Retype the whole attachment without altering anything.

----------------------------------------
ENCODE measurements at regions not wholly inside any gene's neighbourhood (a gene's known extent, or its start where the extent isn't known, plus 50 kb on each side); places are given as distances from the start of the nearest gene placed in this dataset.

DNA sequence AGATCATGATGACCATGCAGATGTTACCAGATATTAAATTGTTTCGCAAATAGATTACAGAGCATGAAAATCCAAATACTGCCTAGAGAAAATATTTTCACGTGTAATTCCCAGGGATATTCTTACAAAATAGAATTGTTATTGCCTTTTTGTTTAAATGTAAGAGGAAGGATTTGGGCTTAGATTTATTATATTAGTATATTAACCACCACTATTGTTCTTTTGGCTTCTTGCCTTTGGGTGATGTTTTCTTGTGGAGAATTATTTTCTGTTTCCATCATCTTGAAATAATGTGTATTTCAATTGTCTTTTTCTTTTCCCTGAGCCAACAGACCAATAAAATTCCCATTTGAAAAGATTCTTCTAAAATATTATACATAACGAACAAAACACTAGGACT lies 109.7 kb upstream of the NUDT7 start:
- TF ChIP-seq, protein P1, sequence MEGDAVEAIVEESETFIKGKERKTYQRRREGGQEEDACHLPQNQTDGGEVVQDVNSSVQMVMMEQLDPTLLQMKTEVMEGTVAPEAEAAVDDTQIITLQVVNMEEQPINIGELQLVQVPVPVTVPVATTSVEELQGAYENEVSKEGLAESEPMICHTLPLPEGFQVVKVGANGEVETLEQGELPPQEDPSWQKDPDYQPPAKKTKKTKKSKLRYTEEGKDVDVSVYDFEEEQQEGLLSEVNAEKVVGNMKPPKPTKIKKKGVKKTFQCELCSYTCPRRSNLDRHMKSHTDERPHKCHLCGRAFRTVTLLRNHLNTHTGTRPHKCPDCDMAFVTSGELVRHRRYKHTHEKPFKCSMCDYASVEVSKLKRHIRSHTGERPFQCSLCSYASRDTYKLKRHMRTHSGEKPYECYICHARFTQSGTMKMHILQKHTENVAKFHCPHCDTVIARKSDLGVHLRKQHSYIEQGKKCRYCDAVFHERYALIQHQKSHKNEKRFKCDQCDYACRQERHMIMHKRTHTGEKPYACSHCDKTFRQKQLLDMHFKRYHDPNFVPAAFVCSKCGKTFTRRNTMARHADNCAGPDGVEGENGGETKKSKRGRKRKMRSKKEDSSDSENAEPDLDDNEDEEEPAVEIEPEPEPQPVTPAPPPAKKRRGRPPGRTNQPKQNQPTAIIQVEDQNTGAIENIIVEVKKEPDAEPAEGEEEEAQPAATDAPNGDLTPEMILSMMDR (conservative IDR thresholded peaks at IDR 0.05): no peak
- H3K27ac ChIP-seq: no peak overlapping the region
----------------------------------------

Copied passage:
ENCODE measurements at regions not wholly inside any gene's neighbourhood (a gene's known extent, or its start where the extent isn't known, plus 50 kb on each side); places are given as distances from the start of the nearest gene placed in this dataset.

DNA sequence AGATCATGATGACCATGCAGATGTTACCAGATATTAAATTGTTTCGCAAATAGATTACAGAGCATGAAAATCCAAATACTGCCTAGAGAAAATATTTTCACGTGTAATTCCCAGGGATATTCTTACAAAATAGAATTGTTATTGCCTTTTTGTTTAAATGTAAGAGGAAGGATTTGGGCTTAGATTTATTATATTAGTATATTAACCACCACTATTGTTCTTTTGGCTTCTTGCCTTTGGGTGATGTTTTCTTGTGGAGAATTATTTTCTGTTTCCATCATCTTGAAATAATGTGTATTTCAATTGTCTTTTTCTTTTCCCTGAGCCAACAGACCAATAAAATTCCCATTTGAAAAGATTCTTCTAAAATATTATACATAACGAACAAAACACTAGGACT lies 109.7 kb upstream of the NUDT7 start:
- TF ChIP-seq, protein P1, sequence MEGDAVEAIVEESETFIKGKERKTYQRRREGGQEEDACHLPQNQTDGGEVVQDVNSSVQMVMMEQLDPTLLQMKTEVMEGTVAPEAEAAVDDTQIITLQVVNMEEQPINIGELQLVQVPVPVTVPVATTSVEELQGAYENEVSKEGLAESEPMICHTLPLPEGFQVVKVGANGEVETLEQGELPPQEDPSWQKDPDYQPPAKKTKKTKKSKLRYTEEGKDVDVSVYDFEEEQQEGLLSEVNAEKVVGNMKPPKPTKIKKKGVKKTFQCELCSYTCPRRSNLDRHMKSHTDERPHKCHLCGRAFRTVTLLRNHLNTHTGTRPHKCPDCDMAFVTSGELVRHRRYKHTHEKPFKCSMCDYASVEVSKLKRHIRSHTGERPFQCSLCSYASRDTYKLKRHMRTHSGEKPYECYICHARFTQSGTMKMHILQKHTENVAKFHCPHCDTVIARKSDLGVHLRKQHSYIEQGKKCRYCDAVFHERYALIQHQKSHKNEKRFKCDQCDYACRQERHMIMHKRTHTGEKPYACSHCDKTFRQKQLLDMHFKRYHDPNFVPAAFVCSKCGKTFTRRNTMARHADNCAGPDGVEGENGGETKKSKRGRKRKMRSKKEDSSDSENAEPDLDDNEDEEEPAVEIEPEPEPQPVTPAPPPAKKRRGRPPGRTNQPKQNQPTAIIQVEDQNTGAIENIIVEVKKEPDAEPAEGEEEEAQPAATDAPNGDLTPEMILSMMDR (conservative IDR thresholded peaks at IDR 0.05): no peak
- H3K27ac ChIP-seq: no peak overlapping the region